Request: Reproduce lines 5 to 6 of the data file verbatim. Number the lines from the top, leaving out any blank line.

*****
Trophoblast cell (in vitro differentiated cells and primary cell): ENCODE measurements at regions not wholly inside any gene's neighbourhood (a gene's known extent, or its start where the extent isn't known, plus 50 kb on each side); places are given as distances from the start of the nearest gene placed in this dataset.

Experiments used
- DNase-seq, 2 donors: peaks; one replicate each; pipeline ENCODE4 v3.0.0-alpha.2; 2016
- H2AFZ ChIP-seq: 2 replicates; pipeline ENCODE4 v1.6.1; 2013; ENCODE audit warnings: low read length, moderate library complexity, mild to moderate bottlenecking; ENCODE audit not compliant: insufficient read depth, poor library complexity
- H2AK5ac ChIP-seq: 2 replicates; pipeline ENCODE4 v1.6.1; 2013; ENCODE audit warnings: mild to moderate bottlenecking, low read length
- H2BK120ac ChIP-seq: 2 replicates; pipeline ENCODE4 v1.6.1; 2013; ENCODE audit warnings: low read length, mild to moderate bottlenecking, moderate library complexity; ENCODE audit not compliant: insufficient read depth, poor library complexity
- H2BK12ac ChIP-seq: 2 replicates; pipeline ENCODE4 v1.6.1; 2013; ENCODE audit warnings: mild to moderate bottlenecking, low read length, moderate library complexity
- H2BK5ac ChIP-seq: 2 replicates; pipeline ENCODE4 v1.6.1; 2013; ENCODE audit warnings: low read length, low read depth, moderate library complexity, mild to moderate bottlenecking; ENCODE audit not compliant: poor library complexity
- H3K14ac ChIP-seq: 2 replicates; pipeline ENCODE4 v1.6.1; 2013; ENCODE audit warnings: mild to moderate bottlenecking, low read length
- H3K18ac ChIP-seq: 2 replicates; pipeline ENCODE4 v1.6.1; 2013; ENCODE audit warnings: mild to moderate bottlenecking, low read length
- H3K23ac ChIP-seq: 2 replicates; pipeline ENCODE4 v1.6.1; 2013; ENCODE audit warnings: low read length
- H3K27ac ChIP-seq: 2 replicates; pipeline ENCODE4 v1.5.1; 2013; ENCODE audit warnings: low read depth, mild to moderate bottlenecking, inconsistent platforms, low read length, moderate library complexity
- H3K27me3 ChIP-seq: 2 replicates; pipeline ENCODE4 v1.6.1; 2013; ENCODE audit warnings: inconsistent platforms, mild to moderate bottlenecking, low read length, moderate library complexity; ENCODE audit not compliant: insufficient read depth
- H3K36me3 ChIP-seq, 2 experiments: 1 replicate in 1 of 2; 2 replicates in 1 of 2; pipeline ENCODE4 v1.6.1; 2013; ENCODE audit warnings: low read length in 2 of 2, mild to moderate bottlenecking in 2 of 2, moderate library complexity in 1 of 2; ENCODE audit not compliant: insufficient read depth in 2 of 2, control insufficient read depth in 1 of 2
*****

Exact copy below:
- H2AK5ac ChIP-seq: 2 replicates; pipeline ENCODE4 v1.6.1; 2013; ENCODE audit warnings: mild to moderate bottlenecking, low read length
- H2BK120ac ChIP-seq: 2 replicates; pipeline ENCODE4 v1.6.1; 2013; ENCODE audit warnings: low read length, mild to moderate bottlenecking, moderate library complexity; ENCODE audit not compliant: insufficient read depth, poor library complexity